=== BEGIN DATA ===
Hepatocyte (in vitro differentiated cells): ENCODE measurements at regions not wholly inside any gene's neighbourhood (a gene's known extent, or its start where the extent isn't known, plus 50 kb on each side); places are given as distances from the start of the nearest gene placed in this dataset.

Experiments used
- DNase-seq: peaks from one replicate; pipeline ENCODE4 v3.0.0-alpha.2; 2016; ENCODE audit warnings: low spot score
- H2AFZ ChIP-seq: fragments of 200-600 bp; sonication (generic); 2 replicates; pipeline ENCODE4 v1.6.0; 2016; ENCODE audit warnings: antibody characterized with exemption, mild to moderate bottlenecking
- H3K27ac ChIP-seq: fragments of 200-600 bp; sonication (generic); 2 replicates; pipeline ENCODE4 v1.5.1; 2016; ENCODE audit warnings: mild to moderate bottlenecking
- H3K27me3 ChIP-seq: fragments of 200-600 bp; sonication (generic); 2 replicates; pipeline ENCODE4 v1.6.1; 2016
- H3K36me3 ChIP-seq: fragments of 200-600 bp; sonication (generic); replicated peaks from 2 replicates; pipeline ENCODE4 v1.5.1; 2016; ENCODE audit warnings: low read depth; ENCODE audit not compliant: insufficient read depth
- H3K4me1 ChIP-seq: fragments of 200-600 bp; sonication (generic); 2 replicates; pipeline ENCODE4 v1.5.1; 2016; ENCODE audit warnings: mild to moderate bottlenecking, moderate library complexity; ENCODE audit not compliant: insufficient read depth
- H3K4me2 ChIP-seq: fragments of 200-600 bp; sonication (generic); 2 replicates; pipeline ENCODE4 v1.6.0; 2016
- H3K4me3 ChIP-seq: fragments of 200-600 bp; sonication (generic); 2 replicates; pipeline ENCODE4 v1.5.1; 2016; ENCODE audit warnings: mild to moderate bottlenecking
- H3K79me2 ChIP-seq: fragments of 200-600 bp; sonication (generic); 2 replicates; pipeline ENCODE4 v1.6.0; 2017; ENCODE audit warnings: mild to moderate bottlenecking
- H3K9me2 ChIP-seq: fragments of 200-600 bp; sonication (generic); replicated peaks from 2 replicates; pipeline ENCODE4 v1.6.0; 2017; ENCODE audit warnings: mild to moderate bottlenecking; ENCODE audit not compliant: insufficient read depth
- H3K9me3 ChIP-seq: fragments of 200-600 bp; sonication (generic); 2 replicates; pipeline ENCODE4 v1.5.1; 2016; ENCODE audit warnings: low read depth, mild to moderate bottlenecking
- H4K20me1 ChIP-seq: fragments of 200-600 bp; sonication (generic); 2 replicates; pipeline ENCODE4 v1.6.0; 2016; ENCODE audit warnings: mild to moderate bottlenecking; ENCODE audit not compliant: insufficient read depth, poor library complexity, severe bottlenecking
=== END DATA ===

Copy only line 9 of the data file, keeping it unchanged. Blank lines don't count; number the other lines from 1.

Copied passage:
- H3K4me2 ChIP-seq: fragments of 200-600 bp; sonication (generic); 2 replicates; pipeline ENCODE4 v1.6.0; 2016